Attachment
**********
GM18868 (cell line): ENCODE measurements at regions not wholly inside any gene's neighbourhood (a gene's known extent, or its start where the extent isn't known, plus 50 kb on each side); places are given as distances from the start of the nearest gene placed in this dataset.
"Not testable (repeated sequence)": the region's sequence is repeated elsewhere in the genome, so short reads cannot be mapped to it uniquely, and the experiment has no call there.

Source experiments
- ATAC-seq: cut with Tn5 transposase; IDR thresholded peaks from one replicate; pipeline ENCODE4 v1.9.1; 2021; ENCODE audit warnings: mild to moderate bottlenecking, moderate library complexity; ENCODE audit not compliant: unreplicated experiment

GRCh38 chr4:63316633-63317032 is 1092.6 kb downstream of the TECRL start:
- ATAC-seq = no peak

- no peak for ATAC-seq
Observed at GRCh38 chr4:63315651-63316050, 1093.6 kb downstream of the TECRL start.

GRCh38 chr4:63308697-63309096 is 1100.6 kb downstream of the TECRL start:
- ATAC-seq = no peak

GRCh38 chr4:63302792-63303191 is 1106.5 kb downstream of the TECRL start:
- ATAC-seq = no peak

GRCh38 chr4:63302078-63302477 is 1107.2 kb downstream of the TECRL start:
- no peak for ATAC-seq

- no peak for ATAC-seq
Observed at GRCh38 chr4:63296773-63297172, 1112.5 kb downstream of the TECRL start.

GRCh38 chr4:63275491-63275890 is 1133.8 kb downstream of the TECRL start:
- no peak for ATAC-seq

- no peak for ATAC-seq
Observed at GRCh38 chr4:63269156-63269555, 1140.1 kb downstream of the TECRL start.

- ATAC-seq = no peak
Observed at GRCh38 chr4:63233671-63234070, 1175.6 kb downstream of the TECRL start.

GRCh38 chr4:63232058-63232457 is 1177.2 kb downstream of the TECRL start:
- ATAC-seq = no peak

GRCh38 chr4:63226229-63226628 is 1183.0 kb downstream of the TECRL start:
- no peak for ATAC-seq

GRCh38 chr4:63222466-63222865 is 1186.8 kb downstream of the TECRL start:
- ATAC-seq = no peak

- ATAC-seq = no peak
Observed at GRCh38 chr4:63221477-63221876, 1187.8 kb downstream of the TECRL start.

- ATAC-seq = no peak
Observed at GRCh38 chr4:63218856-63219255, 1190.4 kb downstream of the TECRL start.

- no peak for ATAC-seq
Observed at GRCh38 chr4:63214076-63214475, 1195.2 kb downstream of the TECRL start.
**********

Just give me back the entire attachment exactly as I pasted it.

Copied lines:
GM18868 (cell line): ENCODE measurements at regions not wholly inside any gene's neighbourhood (a gene's known extent, or its start where the extent isn't known, plus 50 kb on each side); places are given as distances from the start of the nearest gene placed in this dataset.
"Not testable (repeated sequence)": the region's sequence is repeated elsewhere in the genome, so short reads cannot be mapped to it uniquely, and the experiment has no call there.

Source experiments
- ATAC-seq: cut with Tn5 transposase; IDR thresholded peaks from one replicate; pipeline ENCODE4 v1.9.1; 2021; ENCODE audit warnings: mild to moderate bottlenecking, moderate library complexity; ENCODE audit not compliant: unreplicated experiment

GRCh38 chr4:63316633-63317032 is 1092.6 kb downstream of the TECRL start:
- ATAC-seq = no peak

- no peak for ATAC-seq
Observed at GRCh38 chr4:63315651-63316050, 1093.6 kb downstream of the TECRL start.

GRCh38 chr4:63308697-63309096 is 1100.6 kb downstream of the TECRL start:
- ATAC-seq = no peak

GRCh38 chr4:63302792-63303191 is 1106.5 kb downstream of the TECRL start:
- ATAC-seq = no peak

GRCh38 chr4:63302078-63302477 is 1107.2 kb downstream of the TECRL start:
- no peak for ATAC-seq

- no peak for ATAC-seq
Observed at GRCh38 chr4:63296773-63297172, 1112.5 kb downstream of the TECRL start.

GRCh38 chr4:63275491-63275890 is 1133.8 kb downstream of the TECRL start:
- no peak for ATAC-seq

- no peak for ATAC-seq
Observed at GRCh38 chr4:63269156-63269555, 1140.1 kb downstream of the TECRL start.

- ATAC-seq = no peak
Observed at GRCh38 chr4:63233671-63234070, 1175.6 kb downstream of the TECRL start.

GRCh38 chr4:63232058-63232457 is 1177.2 kb downstream of the TECRL start:
- ATAC-seq = no peak

GRCh38 chr4:63226229-63226628 is 1183.0 kb downstream of the TECRL start:
- no peak for ATAC-seq

GRCh38 chr4:63222466-63222865 is 1186.8 kb downstream of the TECRL start:
- ATAC-seq = no peak

- ATAC-seq = no peak
Observed at GRCh38 chr4:63221477-63221876, 1187.8 kb downstream of the TECRL start.

- ATAC-seq = no peak
Observed at GRCh38 chr4:63218856-63219255, 1190.4 kb downstream of the TECRL start.

- no peak for ATAC-seq
Observed at GRCh38 chr4:63214076-63214475, 1195.2 kb downstream of the TECRL start.